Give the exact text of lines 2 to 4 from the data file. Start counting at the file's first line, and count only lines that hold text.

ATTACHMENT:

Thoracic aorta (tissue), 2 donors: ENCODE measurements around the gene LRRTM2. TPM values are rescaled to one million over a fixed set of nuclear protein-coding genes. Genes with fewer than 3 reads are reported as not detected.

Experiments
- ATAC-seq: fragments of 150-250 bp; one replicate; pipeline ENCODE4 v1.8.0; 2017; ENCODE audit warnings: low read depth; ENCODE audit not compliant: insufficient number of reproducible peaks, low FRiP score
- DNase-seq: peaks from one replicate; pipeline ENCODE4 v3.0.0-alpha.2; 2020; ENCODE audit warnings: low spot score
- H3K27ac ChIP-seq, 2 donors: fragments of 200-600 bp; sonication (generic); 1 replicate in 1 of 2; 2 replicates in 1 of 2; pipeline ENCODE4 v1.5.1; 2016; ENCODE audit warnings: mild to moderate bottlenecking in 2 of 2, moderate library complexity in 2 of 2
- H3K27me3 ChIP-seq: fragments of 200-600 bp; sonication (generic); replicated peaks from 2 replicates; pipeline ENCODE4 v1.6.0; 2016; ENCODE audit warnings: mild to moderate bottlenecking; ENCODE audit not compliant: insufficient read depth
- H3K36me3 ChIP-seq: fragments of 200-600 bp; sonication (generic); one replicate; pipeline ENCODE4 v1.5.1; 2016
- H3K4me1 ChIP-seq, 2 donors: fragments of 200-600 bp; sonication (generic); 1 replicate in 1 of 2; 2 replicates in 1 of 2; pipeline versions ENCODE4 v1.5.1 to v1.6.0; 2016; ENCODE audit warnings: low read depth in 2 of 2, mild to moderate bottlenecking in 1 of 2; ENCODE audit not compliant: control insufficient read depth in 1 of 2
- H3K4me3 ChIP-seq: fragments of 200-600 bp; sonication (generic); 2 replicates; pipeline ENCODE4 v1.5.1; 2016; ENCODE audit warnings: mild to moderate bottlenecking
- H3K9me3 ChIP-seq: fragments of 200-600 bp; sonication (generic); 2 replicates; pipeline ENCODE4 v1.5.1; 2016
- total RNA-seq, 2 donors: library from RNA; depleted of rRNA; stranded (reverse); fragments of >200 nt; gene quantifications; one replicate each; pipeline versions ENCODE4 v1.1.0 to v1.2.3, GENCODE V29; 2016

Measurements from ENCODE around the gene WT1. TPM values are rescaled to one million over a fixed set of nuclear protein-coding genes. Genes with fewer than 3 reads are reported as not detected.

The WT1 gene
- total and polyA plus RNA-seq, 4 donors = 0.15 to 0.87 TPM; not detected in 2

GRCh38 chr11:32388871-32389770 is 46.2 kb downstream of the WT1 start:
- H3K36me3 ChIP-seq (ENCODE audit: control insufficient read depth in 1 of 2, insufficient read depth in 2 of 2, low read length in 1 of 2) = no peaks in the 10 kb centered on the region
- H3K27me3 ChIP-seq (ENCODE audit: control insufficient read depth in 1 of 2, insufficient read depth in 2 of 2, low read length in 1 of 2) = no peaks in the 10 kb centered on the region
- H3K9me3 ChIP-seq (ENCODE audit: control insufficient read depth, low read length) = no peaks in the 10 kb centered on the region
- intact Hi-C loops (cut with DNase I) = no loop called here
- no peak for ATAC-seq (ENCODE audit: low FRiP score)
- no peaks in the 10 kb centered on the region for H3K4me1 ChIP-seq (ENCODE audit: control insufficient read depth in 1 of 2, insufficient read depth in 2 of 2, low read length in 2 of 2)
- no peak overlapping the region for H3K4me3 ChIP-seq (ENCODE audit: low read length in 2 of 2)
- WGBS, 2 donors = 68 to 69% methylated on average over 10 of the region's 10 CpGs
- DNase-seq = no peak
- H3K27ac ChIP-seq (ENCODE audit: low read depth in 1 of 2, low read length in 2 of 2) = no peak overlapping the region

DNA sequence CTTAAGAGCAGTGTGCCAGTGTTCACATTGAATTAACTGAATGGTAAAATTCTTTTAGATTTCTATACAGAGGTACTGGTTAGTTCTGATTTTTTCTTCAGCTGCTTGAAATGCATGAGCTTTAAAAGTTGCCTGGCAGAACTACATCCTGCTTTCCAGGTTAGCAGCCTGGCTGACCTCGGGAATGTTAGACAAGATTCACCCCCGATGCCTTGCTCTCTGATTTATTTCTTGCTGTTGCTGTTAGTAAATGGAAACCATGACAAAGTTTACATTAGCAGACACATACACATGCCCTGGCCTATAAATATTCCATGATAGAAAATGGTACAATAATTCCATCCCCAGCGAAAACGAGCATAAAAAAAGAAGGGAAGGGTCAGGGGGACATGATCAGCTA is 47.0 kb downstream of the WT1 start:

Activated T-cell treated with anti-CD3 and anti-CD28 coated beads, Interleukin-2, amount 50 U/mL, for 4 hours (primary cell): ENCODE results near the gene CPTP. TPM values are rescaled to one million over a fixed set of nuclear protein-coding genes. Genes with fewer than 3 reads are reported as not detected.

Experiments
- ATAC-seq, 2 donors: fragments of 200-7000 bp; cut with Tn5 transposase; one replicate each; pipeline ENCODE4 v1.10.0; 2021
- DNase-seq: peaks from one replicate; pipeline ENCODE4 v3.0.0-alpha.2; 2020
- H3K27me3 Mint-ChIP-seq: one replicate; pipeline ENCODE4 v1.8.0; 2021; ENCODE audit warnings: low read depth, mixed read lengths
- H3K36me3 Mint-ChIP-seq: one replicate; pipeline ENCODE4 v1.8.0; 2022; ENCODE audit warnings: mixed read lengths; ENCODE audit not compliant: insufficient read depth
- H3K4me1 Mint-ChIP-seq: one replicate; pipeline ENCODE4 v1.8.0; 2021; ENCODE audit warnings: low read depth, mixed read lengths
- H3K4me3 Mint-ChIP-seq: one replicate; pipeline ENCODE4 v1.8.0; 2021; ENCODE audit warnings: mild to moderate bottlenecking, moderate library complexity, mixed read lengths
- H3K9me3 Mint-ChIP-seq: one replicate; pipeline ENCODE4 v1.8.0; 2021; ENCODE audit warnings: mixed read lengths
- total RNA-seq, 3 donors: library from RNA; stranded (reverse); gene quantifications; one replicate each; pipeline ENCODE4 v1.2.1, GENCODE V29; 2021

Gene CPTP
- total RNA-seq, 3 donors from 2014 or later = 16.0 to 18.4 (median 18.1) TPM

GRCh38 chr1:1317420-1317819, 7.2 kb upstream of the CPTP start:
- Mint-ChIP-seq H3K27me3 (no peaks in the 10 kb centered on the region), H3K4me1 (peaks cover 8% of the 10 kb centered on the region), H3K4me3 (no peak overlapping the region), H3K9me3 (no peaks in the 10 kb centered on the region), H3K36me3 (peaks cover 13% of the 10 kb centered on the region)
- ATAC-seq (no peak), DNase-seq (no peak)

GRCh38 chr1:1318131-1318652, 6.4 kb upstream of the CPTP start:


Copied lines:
Experiments
- ATAC-seq: fragments of 150-250 bp; one replicate; pipeline ENCODE4 v1.8.0; 2017; ENCODE audit warnings: low read depth; ENCODE audit not compliant: insufficient number of reproducible peaks, low FRiP score
- DNase-seq: peaks from one replicate; pipeline ENCODE4 v3.0.0-alpha.2; 2020; ENCODE audit warnings: low spot score